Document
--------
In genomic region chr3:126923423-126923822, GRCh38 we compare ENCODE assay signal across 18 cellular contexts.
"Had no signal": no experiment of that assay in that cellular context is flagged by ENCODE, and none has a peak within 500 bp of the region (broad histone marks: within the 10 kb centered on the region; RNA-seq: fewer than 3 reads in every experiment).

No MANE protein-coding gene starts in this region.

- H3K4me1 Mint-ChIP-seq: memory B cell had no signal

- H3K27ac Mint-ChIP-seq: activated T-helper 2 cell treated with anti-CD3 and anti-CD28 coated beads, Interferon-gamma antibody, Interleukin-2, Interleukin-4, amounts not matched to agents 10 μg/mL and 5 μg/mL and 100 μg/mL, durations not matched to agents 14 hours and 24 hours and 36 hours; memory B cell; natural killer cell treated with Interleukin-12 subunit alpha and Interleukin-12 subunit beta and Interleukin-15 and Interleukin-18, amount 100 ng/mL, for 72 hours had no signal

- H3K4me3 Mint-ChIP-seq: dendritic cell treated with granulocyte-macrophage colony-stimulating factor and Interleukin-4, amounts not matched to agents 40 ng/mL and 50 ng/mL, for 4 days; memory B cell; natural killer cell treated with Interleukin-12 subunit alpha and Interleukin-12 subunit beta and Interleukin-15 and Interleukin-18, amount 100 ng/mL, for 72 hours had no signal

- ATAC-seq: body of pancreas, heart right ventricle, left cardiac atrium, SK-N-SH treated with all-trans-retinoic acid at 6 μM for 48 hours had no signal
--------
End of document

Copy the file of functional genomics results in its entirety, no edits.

In genomic region chr3:126923423-126923822, GRCh38 we compare ENCODE assay signal across 18 cellular contexts.
"Had no signal": no experiment of that assay in that cellular context is flagged by ENCODE, and none has a peak within 500 bp of the region (broad histone marks: within the 10 kb centered on the region; RNA-seq: fewer than 3 reads in every experiment).

No MANE protein-coding gene starts in this region.

- H3K4me1 Mint-ChIP-seq: memory B cell had no signal

- H3K27ac Mint-ChIP-seq: activated T-helper 2 cell treated with anti-CD3 and anti-CD28 coated beads, Interferon-gamma antibody, Interleukin-2, Interleukin-4, amounts not matched to agents 10 μg/mL and 5 μg/mL and 100 μg/mL, durations not matched to agents 14 hours and 24 hours and 36 hours; memory B cell; natural killer cell treated with Interleukin-12 subunit alpha and Interleukin-12 subunit beta and Interleukin-15 and Interleukin-18, amount 100 ng/mL, for 72 hours had no signal

- H3K4me3 Mint-ChIP-seq: dendritic cell treated with granulocyte-macrophage colony-stimulating factor and Interleukin-4, amounts not matched to agents 40 ng/mL and 50 ng/mL, for 4 days; memory B cell; natural killer cell treated with Interleukin-12 subunit alpha and Interleukin-12 subunit beta and Interleukin-15 and Interleukin-18, amount 100 ng/mL, for 72 hours had no signal

- ATAC-seq: body of pancreas, heart right ventricle, left cardiac atrium, SK-N-SH treated with all-trans-retinoic acid at 6 μM for 48 hours had no signal